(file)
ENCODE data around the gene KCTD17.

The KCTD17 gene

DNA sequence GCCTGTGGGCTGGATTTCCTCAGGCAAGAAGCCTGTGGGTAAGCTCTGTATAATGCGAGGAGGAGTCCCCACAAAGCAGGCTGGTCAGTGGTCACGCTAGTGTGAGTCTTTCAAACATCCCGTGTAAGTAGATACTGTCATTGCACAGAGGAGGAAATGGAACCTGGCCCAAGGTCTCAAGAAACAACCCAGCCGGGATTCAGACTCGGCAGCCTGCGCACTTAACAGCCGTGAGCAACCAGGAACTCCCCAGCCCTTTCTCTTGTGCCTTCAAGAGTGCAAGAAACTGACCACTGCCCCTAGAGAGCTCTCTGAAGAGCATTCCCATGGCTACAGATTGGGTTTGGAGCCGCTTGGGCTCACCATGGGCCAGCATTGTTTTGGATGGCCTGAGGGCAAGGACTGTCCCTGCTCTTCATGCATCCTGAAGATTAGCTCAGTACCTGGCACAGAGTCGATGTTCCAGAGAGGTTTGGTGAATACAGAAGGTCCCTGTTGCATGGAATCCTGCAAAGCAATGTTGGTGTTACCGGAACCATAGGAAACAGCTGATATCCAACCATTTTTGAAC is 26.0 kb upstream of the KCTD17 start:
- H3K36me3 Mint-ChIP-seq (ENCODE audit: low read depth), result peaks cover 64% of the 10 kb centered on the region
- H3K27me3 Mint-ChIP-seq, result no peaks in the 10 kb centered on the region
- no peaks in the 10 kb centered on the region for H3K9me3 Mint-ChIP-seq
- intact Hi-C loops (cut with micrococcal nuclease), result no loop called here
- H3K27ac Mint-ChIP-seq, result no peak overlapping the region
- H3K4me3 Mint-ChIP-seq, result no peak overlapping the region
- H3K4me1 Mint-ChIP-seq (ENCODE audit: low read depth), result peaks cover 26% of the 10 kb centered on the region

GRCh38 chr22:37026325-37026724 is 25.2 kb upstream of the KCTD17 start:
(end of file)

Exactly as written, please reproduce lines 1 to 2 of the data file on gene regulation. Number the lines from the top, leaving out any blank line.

ENCODE data around the gene KCTD17.

The KCTD17 gene